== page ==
If you’re going to camp at KOA—whether it’s in your RV, your tent, in a cabin, or in one of KOA’s unique lodging options—it stands to reason that your activities should be things that get you outside with the people you love. After spending the day hiking in the mountains, paddling the river, or even exploring a nearby city (KOA has tons of urban campground options, too), there’s nothing better than returning to your campsite and relaxing with a fun game.
Don’t worry, you don’t need to crowd your tent with Monopoly, Risk, and Scrabble to play a few games at your campground—some of the options on this list only require a pen and a piece of paper, or in some cases nothing at all. Here are 12 campground-friendly games to enjoy with your crew while at a KOA.
Bocce is the perfect backyard summertime game that makes for an excellent camping game as well. Next time you stay at KOA, take your bocce game to the next level with glow-in-the-dark bocce that can be played under the stars. For the unfamiliar, a bocce set comes with eight large balls and one smaller ball. You’ll split into teams and take turns throwing the smaller ball (called a pallino) and trying to toss the larger ones as close as you can to it. No need for a bocce ball court when playing glow-in-the-dark bocce while camping—you can play it right at your campsite.
Cornhole is an awesome and straightforward game, and it’s perfect for camping at KOA. Just load your boards into your car and set them up at your campsite. Teams of two will take turns tossing bean bags into the holes on the cornhole board. Each bag that goes into a hole is worth three points, each bag that lands on the board without going into the hole is worth one point. Tally the points in each round, counting the difference toward the team with a higher number. (If you score seven while your opponent scores five, you get two points.) The first team to get to 21 wins. This is a great game for larger groups or families, as you’ll need at least four players.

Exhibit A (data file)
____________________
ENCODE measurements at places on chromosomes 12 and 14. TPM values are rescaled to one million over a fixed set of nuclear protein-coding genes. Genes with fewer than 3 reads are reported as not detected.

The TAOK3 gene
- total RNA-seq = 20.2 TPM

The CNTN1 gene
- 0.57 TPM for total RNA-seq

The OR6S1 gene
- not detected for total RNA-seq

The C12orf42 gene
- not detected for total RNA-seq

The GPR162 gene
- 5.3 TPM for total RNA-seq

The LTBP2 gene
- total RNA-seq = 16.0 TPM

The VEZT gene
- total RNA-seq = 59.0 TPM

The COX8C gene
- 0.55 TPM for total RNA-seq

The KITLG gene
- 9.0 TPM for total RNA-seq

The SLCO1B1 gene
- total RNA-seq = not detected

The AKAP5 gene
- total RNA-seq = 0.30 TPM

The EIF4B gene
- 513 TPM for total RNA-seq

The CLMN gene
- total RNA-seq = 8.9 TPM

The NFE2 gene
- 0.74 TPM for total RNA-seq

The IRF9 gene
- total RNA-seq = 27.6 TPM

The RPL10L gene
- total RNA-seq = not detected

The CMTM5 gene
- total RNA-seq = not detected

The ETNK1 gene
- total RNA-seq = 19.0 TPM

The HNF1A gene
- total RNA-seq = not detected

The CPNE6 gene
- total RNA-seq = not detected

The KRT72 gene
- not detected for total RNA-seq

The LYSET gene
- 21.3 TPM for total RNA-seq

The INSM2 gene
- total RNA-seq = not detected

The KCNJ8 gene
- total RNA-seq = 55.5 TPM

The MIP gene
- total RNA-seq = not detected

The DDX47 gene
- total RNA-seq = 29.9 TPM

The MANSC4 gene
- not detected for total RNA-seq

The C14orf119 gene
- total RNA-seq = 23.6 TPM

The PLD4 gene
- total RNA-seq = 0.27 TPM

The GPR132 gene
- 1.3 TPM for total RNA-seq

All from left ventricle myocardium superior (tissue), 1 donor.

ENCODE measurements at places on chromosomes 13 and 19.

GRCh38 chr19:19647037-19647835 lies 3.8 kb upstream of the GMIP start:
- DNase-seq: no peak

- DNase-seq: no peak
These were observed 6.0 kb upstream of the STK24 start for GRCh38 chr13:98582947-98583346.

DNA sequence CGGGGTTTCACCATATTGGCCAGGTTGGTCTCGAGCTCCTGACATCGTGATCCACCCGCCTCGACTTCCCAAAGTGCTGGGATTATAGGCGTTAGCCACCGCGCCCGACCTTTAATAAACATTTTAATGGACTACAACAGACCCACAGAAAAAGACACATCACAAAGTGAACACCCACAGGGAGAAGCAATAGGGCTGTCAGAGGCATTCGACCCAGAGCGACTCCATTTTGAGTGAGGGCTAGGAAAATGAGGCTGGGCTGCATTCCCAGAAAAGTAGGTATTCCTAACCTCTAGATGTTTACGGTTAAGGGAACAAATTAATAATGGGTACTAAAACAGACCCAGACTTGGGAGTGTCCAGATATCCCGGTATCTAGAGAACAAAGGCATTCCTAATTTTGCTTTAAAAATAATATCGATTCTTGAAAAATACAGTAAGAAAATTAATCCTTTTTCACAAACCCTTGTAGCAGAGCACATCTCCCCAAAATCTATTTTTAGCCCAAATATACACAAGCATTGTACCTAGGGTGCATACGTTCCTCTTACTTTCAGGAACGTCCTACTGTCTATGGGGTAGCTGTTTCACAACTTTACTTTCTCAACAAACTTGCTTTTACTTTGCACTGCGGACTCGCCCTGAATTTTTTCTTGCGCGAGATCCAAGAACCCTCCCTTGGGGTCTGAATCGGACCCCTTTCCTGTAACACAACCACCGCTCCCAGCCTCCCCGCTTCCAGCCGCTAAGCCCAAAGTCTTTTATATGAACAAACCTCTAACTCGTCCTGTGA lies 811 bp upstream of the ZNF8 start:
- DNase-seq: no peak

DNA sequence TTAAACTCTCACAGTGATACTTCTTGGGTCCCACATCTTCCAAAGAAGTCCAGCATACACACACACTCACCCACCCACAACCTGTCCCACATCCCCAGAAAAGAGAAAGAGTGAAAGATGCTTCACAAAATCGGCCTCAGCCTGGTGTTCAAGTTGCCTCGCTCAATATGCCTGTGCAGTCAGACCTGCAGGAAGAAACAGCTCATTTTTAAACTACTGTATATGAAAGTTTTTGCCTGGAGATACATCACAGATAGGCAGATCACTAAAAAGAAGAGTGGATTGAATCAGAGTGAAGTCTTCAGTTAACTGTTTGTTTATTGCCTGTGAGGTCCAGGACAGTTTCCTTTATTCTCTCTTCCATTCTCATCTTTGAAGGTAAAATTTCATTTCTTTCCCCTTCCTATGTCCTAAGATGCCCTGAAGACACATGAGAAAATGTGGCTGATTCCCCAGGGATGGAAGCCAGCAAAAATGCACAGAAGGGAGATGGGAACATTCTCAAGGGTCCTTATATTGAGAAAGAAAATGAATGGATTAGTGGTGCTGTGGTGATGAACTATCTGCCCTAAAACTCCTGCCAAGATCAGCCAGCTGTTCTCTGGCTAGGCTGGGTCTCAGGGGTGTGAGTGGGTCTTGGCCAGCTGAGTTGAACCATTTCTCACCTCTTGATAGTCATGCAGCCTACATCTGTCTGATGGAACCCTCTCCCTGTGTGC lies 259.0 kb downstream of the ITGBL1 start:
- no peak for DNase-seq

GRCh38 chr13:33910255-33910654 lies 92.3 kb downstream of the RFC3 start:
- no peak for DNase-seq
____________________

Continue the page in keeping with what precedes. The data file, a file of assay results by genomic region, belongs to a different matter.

Got a picnic table and an hour to kill? Jenga is the perfect game to play when you’re hanging out at your campsite before dinner. The classic Hasbro game is easy and super packable, which is great for RVers who don’t have a ton of space for bulky board games. Outdoor enthusiasts will love Jenga’s national parks edition. If you’re worried about weight and space, there’s a version of the game called Outside Inside Backpack Tumbling Tower, which comes in at under a pound and is packed in a convenient drawstring pouch.
After a long hike or even just a long drive, sometimes you don’t always want to play games that require you to be up on your feet. For a mellow, around-the-campfire activity that allows you to get cozy in your camping chair, grab a piece of paper, something to write on and a pen. Have someone write a few lines to a story, then fold it over so that only the last sentence is showing. The next person does the same thing and passes it along. When you reach the end of the page, you’ve got a fun and oftentimes hilariously nonsensical story to read around the campfire
Did you think bowling was a strictly indoor activity? Think again. It’s easy to find a lawn bowling set both in stores and online. Find a space at your KOA campground where you can set up the pins and then start knocking them down. The uneven surface of the ground will provide for some fun, expected challenges.